You can of course also use this pool as a small ball pit indoors or outdoors. The sides of the pool are very flexible and not that sturdy, which has both plus and minus points. On the one hand, it's quite easy for babies and toddlers to crawl in and out of the pool as they choose, but on the other hand a lot of the balls follow them out and you find yourself forever chucking them back in. Although it is a little sturdier when filled with water, it is still easy for little ones to pull and push the sides down so a fair amount of water can and does escape.

          I have found the sun-shade to be particularly useful, as you don't have to worry so much about hats and sunscreen, both of which my son isn't keen on wearing. It does however make it a bit chilly in the pool (unless it's a very hot day) so I've often put some warmer water in the pool to make it more comfortable. You also have to be wary on windy days as the wind can pick up the shade and create a gap between it and the pool, so it's best to check if there are any gaps through which the sun could burn your child. I'd suggest not leaving one of these outside if they're empty as they can quite easily take off with a sudden gust of wind and end up in your neighbour's garden!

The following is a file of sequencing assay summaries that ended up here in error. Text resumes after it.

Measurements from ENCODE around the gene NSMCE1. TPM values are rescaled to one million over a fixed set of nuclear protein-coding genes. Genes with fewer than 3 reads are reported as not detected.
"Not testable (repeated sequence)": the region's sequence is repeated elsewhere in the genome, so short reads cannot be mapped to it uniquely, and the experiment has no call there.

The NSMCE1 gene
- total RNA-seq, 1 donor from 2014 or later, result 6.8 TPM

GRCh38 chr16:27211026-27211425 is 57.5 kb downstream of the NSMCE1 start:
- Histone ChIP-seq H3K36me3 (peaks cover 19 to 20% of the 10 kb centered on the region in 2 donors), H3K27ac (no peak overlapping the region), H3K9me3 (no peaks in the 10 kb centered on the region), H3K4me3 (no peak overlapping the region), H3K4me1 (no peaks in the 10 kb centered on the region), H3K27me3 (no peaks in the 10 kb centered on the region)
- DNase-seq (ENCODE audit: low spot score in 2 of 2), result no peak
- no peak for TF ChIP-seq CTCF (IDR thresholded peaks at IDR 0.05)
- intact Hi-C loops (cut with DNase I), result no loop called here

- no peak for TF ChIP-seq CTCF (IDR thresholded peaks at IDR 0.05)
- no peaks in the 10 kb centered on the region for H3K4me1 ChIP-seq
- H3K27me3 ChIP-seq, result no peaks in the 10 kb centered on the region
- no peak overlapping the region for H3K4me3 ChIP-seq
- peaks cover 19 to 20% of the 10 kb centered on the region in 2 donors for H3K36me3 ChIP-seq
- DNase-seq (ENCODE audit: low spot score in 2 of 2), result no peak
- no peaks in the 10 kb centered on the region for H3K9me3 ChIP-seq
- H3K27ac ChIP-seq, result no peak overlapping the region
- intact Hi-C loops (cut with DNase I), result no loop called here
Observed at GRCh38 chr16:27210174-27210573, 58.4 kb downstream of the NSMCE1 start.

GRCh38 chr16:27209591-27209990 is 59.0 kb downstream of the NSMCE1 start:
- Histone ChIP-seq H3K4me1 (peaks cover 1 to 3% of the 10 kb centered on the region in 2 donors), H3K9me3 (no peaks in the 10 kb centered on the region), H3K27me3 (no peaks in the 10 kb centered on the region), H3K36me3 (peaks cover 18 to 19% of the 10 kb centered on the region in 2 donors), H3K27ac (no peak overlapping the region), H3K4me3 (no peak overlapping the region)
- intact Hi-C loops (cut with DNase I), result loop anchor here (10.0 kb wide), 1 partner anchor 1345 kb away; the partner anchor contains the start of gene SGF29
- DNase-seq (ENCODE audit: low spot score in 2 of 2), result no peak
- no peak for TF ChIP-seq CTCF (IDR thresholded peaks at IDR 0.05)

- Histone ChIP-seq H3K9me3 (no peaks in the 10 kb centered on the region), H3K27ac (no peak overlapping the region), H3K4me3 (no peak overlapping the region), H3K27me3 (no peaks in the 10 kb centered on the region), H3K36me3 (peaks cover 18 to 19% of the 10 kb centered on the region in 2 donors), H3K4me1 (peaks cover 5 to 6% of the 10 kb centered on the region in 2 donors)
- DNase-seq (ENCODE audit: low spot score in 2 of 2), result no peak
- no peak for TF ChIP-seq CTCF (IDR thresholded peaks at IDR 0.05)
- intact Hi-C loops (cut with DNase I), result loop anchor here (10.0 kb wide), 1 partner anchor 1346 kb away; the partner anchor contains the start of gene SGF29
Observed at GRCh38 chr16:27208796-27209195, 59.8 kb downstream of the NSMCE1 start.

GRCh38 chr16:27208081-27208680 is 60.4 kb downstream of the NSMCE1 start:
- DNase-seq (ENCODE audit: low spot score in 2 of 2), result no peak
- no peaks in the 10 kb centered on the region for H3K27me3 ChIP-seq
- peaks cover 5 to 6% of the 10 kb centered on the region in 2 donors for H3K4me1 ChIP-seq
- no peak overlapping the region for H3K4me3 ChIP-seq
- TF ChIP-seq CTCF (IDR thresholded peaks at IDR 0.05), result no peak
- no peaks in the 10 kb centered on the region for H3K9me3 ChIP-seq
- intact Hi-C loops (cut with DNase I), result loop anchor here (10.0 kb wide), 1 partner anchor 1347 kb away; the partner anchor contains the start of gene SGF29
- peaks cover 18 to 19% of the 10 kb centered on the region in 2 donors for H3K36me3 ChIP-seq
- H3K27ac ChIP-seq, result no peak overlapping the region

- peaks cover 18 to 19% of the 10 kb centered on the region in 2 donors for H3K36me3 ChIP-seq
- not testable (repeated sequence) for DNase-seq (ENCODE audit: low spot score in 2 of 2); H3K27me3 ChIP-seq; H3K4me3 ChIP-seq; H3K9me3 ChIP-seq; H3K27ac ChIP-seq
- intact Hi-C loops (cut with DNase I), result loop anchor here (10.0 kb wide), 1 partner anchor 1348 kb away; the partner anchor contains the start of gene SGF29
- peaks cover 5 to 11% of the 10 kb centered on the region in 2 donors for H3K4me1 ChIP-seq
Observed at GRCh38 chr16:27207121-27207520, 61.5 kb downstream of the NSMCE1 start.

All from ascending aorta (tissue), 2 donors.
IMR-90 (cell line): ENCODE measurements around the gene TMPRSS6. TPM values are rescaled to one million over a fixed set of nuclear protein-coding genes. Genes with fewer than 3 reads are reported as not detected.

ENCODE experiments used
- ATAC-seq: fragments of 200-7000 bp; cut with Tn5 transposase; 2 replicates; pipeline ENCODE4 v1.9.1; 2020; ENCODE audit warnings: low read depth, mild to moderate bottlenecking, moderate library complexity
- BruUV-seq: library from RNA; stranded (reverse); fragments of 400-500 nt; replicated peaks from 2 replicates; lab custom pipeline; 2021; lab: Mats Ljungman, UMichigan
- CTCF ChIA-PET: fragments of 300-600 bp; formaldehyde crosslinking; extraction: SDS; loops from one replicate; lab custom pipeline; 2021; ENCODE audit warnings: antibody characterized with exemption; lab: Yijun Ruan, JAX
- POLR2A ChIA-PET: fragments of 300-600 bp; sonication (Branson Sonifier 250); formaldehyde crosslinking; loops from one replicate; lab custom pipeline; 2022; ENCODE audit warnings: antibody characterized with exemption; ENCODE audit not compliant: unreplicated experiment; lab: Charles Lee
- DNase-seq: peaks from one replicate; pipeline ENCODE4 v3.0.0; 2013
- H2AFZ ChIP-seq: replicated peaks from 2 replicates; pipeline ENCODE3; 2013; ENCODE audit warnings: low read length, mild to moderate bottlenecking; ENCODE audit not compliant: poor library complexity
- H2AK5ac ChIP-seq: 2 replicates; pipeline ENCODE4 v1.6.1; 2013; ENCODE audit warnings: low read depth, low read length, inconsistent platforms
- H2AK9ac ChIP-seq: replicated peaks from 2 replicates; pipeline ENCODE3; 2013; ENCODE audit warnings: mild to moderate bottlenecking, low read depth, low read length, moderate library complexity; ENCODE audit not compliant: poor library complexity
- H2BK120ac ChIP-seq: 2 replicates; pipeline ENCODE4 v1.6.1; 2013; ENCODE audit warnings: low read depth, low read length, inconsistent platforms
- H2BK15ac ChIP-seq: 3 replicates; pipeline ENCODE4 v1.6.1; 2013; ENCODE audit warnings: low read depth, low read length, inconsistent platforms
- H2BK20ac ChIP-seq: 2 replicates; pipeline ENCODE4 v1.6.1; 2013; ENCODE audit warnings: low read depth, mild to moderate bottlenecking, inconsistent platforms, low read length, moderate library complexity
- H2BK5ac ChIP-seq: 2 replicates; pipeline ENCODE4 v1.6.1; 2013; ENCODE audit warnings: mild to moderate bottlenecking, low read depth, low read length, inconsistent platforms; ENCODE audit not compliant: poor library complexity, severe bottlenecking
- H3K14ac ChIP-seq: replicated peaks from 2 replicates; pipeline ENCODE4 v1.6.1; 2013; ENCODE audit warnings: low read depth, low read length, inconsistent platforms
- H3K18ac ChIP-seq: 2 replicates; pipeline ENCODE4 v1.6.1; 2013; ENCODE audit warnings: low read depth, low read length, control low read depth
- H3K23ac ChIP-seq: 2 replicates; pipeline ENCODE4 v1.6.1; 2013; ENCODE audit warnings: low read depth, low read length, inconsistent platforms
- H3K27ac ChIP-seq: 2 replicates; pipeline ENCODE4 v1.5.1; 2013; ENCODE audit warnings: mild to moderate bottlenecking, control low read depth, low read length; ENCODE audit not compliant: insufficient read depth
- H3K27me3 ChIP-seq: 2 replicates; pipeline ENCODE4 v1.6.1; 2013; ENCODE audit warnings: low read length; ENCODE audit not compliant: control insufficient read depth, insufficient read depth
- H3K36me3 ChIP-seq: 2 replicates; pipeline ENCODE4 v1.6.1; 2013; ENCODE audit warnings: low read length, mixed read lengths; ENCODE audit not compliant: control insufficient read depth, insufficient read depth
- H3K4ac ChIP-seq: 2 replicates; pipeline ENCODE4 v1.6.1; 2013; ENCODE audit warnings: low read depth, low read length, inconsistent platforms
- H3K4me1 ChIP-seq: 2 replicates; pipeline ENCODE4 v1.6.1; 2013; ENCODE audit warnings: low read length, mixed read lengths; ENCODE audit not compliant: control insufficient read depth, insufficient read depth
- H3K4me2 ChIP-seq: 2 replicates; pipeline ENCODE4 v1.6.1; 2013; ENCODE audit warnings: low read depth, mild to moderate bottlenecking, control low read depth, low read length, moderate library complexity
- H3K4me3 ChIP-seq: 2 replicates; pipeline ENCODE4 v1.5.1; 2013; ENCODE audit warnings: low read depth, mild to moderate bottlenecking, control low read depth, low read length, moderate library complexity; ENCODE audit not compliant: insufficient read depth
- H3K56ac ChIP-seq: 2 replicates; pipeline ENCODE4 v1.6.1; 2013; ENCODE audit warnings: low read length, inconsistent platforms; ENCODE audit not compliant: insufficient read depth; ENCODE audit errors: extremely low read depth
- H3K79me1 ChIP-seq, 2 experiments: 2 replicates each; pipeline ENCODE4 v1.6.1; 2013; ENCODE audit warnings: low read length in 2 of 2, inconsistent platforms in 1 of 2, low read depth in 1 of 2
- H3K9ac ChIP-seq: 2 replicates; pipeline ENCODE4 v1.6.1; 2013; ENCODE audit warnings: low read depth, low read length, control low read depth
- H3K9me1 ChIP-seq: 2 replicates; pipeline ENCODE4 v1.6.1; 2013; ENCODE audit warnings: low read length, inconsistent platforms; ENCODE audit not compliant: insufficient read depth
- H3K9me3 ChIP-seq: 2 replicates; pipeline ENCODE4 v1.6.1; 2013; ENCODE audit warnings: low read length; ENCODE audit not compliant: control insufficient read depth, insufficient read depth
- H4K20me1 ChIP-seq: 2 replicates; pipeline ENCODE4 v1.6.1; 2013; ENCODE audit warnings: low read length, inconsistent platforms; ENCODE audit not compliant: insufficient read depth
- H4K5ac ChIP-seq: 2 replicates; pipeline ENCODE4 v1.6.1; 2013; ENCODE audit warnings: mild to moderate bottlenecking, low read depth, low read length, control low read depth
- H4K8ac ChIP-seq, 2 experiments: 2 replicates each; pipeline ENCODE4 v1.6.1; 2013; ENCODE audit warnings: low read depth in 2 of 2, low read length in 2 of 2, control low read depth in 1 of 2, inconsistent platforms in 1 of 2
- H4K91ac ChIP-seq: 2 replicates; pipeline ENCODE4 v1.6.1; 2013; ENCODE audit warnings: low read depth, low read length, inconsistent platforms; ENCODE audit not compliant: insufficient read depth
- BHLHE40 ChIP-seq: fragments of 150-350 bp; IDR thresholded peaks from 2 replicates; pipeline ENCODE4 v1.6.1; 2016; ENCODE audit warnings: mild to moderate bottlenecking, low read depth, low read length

A major downside to this little pool is that I have found it to be well nigh impossible to fold back up into the carry bag. My mum and I tried for well over half an hour, following the instructions and just didn't get anywhere. My husband had a go and also found that as fast as you get one bit folded, another pops out and he very soon got fed up with it. Rather than being stored in the tidy little bag it came in, it's had to go up in the rafters of our garage and this also negates the whole idea of it being portable. I would quite happily rate this toy five stars if it wasn't for this problem, but due to it no longer being easy to transport or store, I feel I have to knock two stars off.

          Overall, this is a great little pool for ease and convenience of set up but is let down by the folding issue. The ELC is currently selling it for £20, which I think is slightly overpriced considering its size and the quality of the fabric, however my Mum picked one up during a half price sale last June for a tenner, which I feel is closer to what it's worth.